• Only 3% of the CEO roles were held by people of color, less than the national average of 10%. 

“This report provides a baseline for nonprofits to consider what can be done to diversify the leadership of their organizations. From a fundraising perspective, diversity is critical to increasing dollars raised and expanding donor networks,” said Amy Gravell, President of AFP-RI and Managing Director for The Gamm Theatre.

Kelly Nevins, Executive Director of the Women’s Fund of Rhode Island and Chair of the IDEA Committee of AFP-RI which worked on this report, added “The organizations in this report impact a broad and diverse swath of our community; ideally, their organizational leaders should also reflect of the communities they serve.”

The report includes several recommendations for improvement, including:

  • Consider life experiences and transferable skills that can be used in place of certain prerequisites to give individuals more access to organizational leadership pipelines;
  • Move beyond the personal networks of current organizational leaders by engaging outside organizations, consultants and stakeholders in sourcing future board members;
  • Recommend women and people of color to serve on boards or be considered for an open CEO role;
  • Use term limits to ensure fresh and new perspectives; and
  • Provide training and support in fundraising and development, using best practices for both board members and staff in the leadership pipeline.

Annual revenue was the primary criterion for inclusion in the list of the 2019 Census of Nonprofit Directors and Chief Executives in Rhode Island’s Largest Organizations. Information on board members and chief executives was obtained from the organization’s websites, the Rhode Island Secretary of State’s corporation database or other publicly available sources. Where possible, this information was verified by someone on staff or board at the specific organization.

To download the report, please click here.

Rhode Island Foundation to Provide $1 Million to Support Public Education

The Rhode Island Foundation announced that it is committing $1 million – above and beyond the Foundation’s annual grantmaking in education – to support improvements to the state’s pre-K to 12th grade public education system.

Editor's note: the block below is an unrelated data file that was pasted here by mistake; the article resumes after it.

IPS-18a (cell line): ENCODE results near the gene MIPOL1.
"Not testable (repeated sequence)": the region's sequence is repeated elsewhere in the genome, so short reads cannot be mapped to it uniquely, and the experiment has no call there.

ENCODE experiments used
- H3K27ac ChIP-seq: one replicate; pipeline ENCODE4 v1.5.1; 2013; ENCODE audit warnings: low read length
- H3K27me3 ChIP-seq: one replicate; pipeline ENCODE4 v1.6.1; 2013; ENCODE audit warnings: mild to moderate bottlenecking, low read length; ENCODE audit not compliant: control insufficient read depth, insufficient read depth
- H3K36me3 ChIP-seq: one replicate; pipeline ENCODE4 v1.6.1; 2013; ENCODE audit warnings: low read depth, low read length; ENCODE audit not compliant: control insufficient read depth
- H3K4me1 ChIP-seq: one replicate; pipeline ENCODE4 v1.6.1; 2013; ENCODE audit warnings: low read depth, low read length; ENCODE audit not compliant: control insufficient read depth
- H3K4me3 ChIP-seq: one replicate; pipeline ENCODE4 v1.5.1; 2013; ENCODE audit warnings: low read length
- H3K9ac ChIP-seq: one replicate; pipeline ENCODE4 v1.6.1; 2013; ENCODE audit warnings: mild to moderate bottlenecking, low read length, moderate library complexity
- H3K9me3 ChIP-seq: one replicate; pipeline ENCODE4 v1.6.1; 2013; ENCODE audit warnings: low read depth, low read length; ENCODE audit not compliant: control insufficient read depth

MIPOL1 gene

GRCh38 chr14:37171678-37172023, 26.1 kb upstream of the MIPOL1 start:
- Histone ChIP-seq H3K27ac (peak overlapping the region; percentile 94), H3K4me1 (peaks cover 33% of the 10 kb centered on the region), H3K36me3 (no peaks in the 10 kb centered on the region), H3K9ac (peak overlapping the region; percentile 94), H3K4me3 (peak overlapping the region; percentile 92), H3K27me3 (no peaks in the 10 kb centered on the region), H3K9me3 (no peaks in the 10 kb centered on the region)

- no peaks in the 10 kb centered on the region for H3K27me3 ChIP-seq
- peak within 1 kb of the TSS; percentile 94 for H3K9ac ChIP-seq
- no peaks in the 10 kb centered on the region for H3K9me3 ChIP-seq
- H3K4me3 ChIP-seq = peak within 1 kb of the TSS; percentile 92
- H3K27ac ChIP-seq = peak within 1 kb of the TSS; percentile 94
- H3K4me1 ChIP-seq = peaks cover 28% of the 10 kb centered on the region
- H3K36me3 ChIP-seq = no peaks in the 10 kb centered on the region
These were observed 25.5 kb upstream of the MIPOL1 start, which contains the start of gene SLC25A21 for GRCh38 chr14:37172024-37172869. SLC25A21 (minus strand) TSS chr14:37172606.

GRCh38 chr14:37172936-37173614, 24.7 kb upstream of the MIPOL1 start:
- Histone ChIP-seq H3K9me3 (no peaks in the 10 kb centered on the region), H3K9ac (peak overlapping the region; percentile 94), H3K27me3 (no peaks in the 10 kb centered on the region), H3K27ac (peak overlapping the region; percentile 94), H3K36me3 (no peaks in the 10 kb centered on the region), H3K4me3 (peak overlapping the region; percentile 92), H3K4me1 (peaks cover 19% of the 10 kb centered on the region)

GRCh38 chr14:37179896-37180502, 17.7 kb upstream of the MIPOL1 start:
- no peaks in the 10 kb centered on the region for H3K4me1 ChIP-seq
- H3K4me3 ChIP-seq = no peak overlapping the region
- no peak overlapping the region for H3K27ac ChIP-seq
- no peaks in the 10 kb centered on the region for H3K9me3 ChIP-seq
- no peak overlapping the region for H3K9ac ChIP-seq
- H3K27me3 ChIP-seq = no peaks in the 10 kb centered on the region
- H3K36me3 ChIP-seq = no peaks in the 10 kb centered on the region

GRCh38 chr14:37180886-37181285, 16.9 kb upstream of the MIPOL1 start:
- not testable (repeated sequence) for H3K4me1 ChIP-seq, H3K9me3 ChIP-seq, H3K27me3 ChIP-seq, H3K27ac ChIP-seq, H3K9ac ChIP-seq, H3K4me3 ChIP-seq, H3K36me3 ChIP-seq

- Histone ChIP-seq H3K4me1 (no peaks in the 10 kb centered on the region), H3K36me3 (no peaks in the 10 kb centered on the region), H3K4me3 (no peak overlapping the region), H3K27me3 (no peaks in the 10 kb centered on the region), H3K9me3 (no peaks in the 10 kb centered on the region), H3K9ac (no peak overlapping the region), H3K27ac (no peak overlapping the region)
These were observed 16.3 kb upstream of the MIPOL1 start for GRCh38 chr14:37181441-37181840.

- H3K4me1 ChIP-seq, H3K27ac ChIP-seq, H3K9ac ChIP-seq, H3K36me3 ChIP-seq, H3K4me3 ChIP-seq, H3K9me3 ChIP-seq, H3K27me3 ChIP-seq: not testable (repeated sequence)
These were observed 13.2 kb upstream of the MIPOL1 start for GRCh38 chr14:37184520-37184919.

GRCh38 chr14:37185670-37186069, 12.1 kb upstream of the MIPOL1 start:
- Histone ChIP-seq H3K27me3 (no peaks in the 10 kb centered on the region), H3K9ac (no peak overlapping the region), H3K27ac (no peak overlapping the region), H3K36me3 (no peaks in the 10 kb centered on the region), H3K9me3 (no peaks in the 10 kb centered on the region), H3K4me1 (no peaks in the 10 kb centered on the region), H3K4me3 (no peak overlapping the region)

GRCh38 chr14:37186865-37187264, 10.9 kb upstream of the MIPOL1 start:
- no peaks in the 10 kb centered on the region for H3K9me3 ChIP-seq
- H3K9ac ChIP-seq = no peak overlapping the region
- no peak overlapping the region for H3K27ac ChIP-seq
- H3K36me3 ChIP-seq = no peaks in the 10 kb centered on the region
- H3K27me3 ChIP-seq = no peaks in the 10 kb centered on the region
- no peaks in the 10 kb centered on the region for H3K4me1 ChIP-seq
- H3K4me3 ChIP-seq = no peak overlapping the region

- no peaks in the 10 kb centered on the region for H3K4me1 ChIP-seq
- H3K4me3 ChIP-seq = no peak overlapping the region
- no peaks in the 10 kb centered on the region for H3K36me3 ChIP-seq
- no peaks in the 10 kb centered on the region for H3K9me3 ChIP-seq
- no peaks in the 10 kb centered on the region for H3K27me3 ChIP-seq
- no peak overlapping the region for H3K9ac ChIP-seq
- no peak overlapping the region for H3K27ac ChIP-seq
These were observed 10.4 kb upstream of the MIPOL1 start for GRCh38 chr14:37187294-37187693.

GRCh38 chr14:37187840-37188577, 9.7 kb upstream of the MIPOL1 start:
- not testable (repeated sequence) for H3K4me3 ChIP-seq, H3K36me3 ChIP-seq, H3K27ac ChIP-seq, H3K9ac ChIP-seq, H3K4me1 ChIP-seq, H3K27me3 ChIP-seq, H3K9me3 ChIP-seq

The funding announcement comes as the Long Term Education Planning committee, convened in late 2018 and led by the Foundation, releases final recommendations for improvements. The Foundation’s investment of $1 million will align with the recommendations in the report. The report includes input provided by more than 300 parents, students, educators, policymakers and leaders from the nonprofit and for-profit sectors at the Make It Happen: A World Class Public Education for RI brainstorming session at the R.I. Convention Center in December.

The Long Term Education Planning Committee, a 26-member group of educators, policymakers and leaders from the nonprofit and for profit sectors convened at the request of the Foundation, developed the 10-year plan for improving education in Rhode Island. Click on a link below to read the plan, “Chart a Course, Stay the Course: Rhode Island’s Path to a World Class Public Education System.”

“Participants at the Make it Happen event were extremely vocal about the need to amplify the role of student and family voice. These voices are fundamental and critical to making improvements in the system,” said Steinberg, who served on the committee. “We encourage all Rhode Islanders to work together on this effort – be ambitious and bold, display strong support for educators and continue to demand more for all students, in every community.”

In addition to a vision for the future of public education in Rhode Island, the final plan includes a set of four priorities and accompanying strategies, including aligning the state funding formula with both state and local needs and sustaining a rigorous, statewide assessment system.

Full report

Women’s Fund Releases Report on the RI Progress on Gender Equity

The Women’s Fund of Rhode Island has released a new research report, titled “An Uneven Path: State Investments in Women’s Economic Self-Sufficiency 2019.”

The report and accompanying executive summary drew on state budget documents, Rhode Island’s Standard of Need report, the U.S. Census Bureau, and other publicly available information to gauge the state’s progress on gender equity.  Report and summary

 

LISC and Pawtucket Central Falls Health Equity Zone Builds Climate Resilience

#PCFHEZ Climate Resilience Project

What does race have to do with climate change? Which neighborhoods in the greater Providence area are most at risk from extreme heat and flooding? What can residents and local government do to make sure neighborhoods are safe and resilient to climate change?

Take a guided tour of the findings from Pawtucket Central Falls Health Equity Zone‘s climate resilience project to make Rhode Island communities safer from extreme heat and flooding.